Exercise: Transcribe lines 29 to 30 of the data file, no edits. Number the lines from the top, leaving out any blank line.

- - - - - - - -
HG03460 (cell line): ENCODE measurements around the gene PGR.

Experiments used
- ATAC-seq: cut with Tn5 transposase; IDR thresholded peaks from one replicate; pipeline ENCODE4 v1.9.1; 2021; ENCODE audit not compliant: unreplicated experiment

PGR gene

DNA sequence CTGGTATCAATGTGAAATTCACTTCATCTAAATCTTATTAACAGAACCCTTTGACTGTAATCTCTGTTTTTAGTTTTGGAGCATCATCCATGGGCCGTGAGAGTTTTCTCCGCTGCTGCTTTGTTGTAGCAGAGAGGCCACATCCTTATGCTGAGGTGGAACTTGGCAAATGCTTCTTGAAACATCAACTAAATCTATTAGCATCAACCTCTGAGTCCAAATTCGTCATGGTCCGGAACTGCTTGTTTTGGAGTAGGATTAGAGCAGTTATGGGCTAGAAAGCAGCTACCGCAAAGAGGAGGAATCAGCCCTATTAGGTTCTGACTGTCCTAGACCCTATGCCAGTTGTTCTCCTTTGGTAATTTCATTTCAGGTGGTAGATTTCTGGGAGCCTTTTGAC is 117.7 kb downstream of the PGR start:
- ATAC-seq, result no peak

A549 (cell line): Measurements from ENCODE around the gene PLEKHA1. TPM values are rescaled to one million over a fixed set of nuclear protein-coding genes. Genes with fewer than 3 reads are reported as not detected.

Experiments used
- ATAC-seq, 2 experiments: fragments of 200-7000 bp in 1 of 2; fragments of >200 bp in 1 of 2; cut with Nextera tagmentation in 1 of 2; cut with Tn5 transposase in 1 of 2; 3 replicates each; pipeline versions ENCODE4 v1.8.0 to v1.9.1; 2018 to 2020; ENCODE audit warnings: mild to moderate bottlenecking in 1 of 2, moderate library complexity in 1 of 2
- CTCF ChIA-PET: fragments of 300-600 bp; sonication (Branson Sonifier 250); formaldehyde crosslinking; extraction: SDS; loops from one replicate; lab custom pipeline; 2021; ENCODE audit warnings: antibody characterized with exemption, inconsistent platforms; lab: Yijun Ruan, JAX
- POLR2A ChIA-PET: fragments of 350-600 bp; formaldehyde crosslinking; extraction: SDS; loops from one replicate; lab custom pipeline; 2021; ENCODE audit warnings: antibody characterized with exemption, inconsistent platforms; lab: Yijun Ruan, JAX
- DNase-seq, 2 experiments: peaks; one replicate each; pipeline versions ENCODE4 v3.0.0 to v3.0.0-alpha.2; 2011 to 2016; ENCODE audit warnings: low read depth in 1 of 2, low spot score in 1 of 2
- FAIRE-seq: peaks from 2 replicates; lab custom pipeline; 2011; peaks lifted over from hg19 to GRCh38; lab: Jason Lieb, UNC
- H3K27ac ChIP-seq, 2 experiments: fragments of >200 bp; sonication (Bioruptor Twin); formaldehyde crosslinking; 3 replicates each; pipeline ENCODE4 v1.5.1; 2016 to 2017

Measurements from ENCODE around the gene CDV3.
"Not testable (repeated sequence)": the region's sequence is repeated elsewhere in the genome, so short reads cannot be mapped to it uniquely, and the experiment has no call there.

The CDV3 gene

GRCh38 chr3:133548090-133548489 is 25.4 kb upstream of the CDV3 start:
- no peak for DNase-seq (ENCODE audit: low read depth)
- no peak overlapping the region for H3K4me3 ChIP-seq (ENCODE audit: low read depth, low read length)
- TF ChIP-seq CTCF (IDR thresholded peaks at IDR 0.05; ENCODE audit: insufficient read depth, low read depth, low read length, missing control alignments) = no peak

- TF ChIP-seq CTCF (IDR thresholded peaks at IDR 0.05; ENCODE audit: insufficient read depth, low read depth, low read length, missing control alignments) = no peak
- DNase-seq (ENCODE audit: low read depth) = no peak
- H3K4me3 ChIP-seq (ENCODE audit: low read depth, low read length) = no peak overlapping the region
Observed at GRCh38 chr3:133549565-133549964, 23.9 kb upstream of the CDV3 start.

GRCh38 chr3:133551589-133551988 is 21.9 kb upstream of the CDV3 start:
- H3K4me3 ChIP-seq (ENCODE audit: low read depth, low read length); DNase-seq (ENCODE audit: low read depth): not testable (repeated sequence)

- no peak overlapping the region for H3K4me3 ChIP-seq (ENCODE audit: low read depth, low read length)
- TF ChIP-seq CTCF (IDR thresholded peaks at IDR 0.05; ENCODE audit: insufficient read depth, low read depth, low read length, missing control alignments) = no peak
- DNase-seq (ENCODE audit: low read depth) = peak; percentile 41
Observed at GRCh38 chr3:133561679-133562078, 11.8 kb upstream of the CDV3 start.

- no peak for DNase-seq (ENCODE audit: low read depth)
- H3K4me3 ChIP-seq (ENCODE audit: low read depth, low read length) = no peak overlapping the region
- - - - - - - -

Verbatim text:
- TF ChIP-seq CTCF (IDR thresholded peaks at IDR 0.05; ENCODE audit: insufficient read depth, low read depth, low read length, missing control alignments) = no peak
- DNase-seq (ENCODE audit: low read depth) = peak; percentile 41